• Heat Pumps

    Heat Pumps Introduction

    As we look to address issues of global warming the use of heat pumps as a source of carbon free energy are increasingly popular.

    At Shape Architecture we have been integrating heat pumps into our projects for several years, and these range from Ground Source Heat Pumps to Air Source Heat Pumps and have been used on private residential and community projects alike.

    Heat pumps move heat from one place to another using a compressor and via a circulating medium be it a liquid or gas refrigerant from which heat is extracted.

    The performance of a heat pump is described by the ‘Coefficient of Performance’ which relates Heat Output (Kilowatts) in relation to Electrical Input (Kilowatts).  If a heat pump has a COP of 4 then it can produce 4KW of heating for each KW of electricity supplied.

    At our residential project near St. Albans a Ground source heat pump was employed that took advantage of a large area of adjacent land to locate the ground source heat pump coils which were placed one metre below ground.  This was then linked to the underfloor heating within the property.

    A key part of the works was the thermal upgrade of the property itself with insulated linings applied to existing walls and energy efficient windows installed as part of the process.

    Shape Architecture worked with the supplier and consultancy Better Planet who note that

    ‘Given that this property will be brought up to new build standard in terms of insulation, a ground source heat pump was identified as the best renewable option for space heating and domestic hot water’

    The first step was to do a room-by-room heat loss calculation. As a result, a 30 kW heat pump from the leading European manufacturer NIBE was specified. This unit has an impressive COP (Coefficient of Performance) of 4.36 indicating that it can produce 4.36 kW of heating for each kW of electricity supplied, in space heating mode.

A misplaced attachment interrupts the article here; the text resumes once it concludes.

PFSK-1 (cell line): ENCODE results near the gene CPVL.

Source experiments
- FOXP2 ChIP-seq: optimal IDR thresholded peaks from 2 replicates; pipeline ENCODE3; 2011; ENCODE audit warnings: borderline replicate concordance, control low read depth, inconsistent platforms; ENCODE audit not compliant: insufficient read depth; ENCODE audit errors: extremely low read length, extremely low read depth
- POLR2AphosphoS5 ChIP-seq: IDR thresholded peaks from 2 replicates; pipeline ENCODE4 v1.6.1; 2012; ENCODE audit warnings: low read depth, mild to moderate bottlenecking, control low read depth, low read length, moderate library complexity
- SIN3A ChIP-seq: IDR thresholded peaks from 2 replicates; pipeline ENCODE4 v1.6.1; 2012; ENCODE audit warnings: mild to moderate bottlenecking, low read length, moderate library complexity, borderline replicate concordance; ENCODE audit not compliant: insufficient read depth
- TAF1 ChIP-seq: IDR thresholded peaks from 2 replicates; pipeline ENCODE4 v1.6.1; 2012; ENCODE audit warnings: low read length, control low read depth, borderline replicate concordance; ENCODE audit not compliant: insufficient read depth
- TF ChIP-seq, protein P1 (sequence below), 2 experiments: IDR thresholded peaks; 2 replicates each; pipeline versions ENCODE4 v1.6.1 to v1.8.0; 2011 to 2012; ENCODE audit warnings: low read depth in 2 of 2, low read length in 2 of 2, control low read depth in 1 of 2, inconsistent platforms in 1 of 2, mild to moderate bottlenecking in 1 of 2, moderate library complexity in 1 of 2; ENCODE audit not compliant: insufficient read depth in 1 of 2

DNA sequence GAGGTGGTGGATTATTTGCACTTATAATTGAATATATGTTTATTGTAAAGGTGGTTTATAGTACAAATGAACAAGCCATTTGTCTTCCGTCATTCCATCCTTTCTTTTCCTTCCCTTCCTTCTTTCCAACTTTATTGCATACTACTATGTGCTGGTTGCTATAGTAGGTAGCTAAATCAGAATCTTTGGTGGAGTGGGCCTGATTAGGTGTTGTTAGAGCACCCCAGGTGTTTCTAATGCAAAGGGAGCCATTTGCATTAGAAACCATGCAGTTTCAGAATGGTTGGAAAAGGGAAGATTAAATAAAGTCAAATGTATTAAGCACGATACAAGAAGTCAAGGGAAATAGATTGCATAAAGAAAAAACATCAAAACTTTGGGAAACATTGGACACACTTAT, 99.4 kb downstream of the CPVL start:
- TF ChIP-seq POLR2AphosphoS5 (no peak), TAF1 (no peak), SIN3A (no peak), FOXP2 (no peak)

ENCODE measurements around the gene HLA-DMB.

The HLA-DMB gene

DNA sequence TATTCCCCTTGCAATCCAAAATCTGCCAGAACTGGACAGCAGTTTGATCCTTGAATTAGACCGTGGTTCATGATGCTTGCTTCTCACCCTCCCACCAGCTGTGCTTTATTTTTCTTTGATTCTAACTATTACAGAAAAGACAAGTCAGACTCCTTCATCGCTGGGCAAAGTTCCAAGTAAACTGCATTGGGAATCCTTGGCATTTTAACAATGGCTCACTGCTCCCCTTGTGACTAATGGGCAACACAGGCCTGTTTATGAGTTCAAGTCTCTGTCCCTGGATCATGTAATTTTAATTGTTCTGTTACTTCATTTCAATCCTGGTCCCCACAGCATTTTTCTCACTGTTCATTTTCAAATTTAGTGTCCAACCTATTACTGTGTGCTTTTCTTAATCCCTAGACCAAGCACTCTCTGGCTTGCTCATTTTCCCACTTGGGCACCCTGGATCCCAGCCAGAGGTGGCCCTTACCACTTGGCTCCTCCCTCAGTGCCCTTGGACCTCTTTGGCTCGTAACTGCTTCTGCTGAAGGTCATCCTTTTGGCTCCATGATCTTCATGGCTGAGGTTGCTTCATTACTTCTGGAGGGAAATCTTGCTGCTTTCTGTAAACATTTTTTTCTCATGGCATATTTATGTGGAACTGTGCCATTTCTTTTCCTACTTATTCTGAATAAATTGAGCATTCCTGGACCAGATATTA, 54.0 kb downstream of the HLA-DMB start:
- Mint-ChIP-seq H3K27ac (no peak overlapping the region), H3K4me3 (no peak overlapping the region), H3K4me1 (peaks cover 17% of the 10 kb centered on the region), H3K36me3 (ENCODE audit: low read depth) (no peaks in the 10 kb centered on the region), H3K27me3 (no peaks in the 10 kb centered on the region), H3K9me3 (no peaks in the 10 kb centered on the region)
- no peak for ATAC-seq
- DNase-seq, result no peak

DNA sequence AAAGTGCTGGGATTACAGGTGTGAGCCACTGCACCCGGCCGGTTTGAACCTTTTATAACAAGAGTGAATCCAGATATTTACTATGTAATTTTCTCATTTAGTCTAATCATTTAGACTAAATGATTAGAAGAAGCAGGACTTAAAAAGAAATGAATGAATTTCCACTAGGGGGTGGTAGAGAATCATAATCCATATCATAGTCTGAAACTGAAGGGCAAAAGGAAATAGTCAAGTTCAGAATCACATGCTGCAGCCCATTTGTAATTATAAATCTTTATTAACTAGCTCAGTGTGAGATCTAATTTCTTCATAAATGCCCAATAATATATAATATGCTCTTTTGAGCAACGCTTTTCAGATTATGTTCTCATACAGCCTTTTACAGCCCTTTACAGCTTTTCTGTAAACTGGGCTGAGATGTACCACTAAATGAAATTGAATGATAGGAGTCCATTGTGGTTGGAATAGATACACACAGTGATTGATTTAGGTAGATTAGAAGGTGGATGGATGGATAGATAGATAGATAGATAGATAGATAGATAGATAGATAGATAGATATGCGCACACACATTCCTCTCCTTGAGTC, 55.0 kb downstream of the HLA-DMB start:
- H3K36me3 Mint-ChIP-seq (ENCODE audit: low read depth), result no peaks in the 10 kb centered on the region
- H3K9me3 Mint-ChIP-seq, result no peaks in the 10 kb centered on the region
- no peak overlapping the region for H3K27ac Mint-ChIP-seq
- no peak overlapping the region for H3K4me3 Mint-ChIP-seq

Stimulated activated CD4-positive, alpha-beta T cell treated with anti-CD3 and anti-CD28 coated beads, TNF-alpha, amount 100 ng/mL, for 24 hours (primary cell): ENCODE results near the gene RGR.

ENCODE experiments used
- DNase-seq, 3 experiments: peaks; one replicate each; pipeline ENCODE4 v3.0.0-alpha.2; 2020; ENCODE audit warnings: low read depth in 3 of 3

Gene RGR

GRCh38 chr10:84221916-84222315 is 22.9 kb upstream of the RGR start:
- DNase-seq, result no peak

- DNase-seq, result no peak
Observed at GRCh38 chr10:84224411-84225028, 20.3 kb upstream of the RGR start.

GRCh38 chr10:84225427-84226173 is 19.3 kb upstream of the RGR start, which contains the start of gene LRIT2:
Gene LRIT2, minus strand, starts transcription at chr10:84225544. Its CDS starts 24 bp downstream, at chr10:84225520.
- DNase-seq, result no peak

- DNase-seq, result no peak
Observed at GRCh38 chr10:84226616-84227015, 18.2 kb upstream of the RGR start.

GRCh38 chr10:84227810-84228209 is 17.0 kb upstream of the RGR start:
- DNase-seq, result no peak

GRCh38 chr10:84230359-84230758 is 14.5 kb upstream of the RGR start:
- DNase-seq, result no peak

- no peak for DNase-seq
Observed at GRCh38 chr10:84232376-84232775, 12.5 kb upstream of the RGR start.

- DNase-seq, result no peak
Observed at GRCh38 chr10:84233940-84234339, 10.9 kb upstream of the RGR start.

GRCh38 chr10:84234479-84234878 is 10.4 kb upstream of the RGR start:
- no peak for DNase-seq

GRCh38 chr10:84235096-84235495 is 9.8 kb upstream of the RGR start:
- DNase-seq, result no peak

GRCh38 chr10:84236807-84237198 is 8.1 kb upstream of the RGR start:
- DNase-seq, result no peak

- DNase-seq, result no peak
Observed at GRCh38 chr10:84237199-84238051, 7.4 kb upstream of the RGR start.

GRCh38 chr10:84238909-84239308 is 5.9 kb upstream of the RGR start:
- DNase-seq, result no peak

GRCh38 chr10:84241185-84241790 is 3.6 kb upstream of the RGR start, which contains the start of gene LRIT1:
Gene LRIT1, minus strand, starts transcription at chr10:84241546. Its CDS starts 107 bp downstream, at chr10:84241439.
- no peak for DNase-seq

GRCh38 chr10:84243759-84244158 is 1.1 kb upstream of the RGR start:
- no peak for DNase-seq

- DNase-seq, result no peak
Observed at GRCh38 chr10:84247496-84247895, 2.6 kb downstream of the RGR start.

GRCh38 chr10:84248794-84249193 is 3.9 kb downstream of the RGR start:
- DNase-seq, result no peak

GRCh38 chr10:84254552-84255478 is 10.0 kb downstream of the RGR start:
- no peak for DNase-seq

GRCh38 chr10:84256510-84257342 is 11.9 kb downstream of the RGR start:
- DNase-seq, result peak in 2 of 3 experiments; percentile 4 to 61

The domestic hot water is prepared in two heat pump cylinders with a combined capacity of 800 litres.

    An underfloor heating system was designed for operation at low flow temperatures which is crucial in the context of heat pumps. At ground floor level the pipes are placed in the screed whilst at the upper levels the pipes are placed in grooves set within gypsum boards.

    Control of the system is by a network off digital thermostats which via an internet connection can be monitored and controlled remotely.


    Our new build community project in Peacehaven near Brighton utilises an Air Source Heat Pump as the amount of land denuded by a ground source heat pump did not exist.  Here the space heating integrated with the Heat Pump.  Its external location is discreet to one of the side elevations.

    A fan drives outside ambient air into an Air Source Heat Pump where it heats a refrigerant.  This is then compressed to create a higher temperature which is then transferred to water flowing through the heating system.

    Air Source Heat Pumps do demand a greater capital outlay than a traditional boiler which may be around £3K as opposed to circa £8-14K for an air source heat pump. Ground source heat pumps also require the digging of trenches for the pipework.

    Over time money will be saved through cheaper bills.

    We are about to start on site in Colchester with a community centre which consist of the full refurbishment and extension to an existing building. Again, the existing building fabric was upgraded thermally with the addition of insulated boards and all existing windows were replaced with better fitting energy efficient windows.


    If you are considering improving an existing property; Shape Architecture are happy to work with you to create your dream home. Shape Architecture work on projects of all sizes from small to large across London and the Southeast.